Ski-Style Climbing Resorts and the Future of Climbing Access

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The privately owned Sky Top crag at New York's Shawangunk Ridge, where a day of climbing can cost upwards of $400. Photo: E Chu/Flickr; CC BY 2.0

The privately owned Sky Top crag at New York's Shawangunk Ridge, where a day of climbing can cost upwards of $400. Photo: E Chu/Flickr; CC BY 2.0

Imagine your local crag surrounded by a fence. Inside, the sport routes have been secured with fixed gear. The moderate routes have permanent toprope anchors, like the kind you'd find in a gym. There are changing rooms and a cafe-bar with hot espresso, cold beer, and overpriced pizza.

At the rental stand, a standard rack can be borrowed for $20 a day, complete with a guarantee that each piece has never been dropped, and inspected by an expert every evening. A short drive away, there are hotels with hot tubs to sooth sore muscles and a craft brewery for “après-climb” socializing.

In a sport where the difference between a developed and un-developed area can be the presence of an outhouse, it's easy to dismiss the idea of climbing crags that look like ski resorts. But, with climbing’s popularity on the rise, could pay-access crags and climbing resorts be in the future? Maybe.

According to a report from the Physical Activity Council, more people than ever are climbing in North America. Participation is growing at an unprecedented rate. Of the 170,019 new climbers that took up the sport between 2007 and 2015, nearly 150,000 started in the last year.

According to Climbing Business Journal, this growth is behind a booming indoor climbing industry. 40 new U.S. climbing gyms opened in 2015 alone, and at least 36 are expected to open in 2016. With this growth is coming money, big money. Described in Outside magazine as “investment offers [that] seem to be falling from the sky”, the bull climbing market is best exemplified by the nearly $49 million sale of New York’s Brooklyn Boulders to North Castle Partners, the fitness financiers behind names like Atkins and Jenny Craig.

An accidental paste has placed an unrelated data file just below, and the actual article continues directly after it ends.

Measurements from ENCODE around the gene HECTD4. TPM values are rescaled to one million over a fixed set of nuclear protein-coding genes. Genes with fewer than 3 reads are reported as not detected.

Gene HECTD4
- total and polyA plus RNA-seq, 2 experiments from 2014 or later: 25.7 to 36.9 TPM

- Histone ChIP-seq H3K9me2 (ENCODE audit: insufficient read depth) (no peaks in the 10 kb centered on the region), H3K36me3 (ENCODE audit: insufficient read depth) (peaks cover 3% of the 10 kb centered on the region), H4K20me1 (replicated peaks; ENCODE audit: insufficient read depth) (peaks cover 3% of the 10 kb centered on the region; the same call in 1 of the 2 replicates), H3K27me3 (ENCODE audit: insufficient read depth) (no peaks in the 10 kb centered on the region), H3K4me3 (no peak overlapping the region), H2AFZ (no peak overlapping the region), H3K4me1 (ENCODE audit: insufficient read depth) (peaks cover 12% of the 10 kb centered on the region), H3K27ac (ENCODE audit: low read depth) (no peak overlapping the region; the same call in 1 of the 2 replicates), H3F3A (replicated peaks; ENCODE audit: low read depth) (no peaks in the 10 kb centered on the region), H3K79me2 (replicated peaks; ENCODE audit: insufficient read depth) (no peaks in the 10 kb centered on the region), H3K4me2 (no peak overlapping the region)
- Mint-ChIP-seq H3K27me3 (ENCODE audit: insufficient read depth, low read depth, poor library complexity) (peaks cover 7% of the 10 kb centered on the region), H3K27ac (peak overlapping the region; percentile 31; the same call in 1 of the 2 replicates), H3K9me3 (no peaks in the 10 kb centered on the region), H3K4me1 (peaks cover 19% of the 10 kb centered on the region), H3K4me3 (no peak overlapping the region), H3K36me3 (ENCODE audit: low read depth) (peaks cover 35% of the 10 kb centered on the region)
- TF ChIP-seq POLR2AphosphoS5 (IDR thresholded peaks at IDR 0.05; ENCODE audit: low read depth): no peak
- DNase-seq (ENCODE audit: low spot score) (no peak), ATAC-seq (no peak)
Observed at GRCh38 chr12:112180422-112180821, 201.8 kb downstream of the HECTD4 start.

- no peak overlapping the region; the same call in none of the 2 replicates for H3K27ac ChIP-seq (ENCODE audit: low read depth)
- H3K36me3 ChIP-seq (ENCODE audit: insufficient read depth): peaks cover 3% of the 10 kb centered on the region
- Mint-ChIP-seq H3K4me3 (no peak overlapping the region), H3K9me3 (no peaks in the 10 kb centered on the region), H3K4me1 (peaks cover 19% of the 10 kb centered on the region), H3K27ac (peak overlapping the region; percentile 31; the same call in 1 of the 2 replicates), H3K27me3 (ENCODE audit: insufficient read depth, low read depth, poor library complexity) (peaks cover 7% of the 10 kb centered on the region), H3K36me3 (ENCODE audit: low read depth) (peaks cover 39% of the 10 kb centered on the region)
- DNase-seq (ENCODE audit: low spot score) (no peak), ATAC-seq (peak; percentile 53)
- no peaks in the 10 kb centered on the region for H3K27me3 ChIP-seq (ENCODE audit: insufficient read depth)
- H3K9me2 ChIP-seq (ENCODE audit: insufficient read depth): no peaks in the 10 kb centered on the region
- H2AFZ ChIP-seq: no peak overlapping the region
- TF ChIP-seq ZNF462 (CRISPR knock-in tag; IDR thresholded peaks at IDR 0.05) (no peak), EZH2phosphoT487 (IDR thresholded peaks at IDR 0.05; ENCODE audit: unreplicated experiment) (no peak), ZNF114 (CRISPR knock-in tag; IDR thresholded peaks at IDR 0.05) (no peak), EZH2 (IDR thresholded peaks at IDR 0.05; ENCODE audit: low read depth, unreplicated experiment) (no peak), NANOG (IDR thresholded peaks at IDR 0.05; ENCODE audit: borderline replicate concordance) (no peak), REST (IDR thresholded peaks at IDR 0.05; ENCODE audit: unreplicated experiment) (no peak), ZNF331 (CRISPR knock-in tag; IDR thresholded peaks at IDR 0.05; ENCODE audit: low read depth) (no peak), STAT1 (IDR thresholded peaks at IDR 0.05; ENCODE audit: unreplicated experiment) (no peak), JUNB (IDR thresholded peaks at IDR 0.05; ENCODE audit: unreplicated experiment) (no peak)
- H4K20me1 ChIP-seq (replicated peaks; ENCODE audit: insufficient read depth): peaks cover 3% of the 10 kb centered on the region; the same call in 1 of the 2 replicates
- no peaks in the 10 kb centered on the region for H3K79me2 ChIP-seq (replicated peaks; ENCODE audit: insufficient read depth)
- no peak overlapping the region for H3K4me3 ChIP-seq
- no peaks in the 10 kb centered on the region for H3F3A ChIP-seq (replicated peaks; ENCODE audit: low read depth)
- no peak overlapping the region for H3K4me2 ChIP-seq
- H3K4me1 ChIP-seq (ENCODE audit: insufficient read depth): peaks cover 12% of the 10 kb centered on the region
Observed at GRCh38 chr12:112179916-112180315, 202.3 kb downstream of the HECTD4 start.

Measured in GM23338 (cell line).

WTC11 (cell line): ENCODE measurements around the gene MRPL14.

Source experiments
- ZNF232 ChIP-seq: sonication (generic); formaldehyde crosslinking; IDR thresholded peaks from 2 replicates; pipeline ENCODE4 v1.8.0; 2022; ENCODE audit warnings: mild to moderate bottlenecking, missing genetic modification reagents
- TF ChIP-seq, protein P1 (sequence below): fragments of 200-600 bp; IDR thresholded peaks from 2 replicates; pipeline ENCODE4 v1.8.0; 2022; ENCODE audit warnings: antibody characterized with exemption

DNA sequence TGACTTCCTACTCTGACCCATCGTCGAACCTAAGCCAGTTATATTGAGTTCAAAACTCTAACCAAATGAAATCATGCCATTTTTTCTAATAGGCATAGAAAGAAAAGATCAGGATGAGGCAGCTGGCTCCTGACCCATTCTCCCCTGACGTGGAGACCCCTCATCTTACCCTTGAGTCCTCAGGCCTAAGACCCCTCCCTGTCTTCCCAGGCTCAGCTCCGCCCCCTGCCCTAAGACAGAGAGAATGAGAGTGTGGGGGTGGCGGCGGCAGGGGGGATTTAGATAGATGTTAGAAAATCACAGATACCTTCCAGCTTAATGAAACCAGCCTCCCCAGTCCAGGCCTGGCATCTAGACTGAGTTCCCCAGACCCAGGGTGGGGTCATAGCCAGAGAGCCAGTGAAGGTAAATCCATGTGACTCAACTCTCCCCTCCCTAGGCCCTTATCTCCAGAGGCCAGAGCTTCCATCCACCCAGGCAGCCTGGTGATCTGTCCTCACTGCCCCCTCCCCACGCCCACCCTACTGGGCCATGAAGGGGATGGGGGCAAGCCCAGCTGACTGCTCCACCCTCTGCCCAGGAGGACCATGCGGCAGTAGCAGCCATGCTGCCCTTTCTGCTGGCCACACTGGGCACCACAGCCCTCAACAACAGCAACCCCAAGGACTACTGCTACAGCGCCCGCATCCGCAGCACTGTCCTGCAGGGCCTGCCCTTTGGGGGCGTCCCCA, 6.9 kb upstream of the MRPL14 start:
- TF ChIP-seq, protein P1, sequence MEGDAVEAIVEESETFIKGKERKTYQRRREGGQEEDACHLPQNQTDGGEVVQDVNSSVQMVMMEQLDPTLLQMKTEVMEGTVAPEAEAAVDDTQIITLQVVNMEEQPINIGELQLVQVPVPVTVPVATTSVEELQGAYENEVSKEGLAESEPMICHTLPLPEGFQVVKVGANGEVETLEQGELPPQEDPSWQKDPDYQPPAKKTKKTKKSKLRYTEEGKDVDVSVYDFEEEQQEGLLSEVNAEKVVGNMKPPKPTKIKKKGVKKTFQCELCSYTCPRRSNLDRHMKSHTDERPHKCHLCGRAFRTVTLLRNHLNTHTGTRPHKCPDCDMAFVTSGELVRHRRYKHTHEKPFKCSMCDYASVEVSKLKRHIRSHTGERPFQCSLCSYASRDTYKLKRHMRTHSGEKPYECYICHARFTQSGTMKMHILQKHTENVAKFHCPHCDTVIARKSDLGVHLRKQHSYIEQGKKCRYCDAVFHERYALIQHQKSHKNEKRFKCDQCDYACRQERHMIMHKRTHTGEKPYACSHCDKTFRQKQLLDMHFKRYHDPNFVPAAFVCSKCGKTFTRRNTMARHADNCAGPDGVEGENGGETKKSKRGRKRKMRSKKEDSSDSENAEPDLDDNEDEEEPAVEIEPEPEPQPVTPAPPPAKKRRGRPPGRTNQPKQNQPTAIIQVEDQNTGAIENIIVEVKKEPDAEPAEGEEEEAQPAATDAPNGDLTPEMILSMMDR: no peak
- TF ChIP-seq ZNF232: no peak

But, with all this indoor climbing growth, what’s happening at the cliff?

While 170,019 people started climbing between 2007-2015, that only accounts for indoor climbing, sport climbing, and bouldering, three disciplines the researchers count together. During that same period, over 500,000 people took up trad climbing, ice climbing, and mountaineering, also counted in a group. While this doesn’t tell us exactly how many more people are at the crags, it clearly shows that more people aren’t just climbing, but more and more people are climbing outside.

“There’s more people in the outdoors,” explains Brady Robinson, Executive Director of the Access Fund. “Even if everybody is on their perfectly best behaviour, there are going to be impacts, physical impacts and social impacts…especially if these climbing areas aren’t ready for the crowds.”

To Robinson, it’s mathematically simple: more people climbing outside means more impact of the areas we climb in. Places that previously saw 20 people in a weekend, are now dealing with hundreds of climbers. That means parking areas might need to be leveled, trails formally maintained, and toilets might need to be installed where they weren’t needed before.

The Access Fund has also seen a shift in their role when it comes to supporting the climbing community.

“If we see access issues on the rise, it’s really the rise of this idea that climbing areas need to be managed,” Robinson explains, citing the Jefferson County Climbing Management Guide as an example of this new reality. Covering Cathedral Spires, the Dome, Clear Creek Canyon, Mt. Lindo and North Table Mountain in Colorado’s Front Range, the plan was designed specifically to prepare for the anticipated impacts of climbings rising popularity on the mountains.

“When we met with the people responsible for managing parks and open space in Jefferson County [they told us] ‘We’ve taken a look at how the sport has grown in the last couple of years, and when we look at the population projections for the Front Range it’s really alarming. We know if we don’t do something now it’s going to be bad; we’re going to have negative outcomes.'”

Plans like the kind in Jefferson County are few and far between. More often that not, the impacts of increased use are dealt with after the fact.

Case-in-point, the Roadside Crag in the Red River Gorge. At 9:02 a.m. on Tuesday May 24, 2011, the Roadside Crag was closed. The announcement came via a post on redriverclimbing.com from Grant Stephens, a local developer who worked to acquired the land for climbers in 2004. It read:

“There were over 35 cars in the parking lot on Saturday and Sunday. Every route had multiple parties on or waiting for them. There were dogs digging deep holes, hammocks in trees, people pissing wherever they wanted, and the already severely eroded areas continue to be decimated. The Preserve aka Roadside, cannot sustain that much traffic.”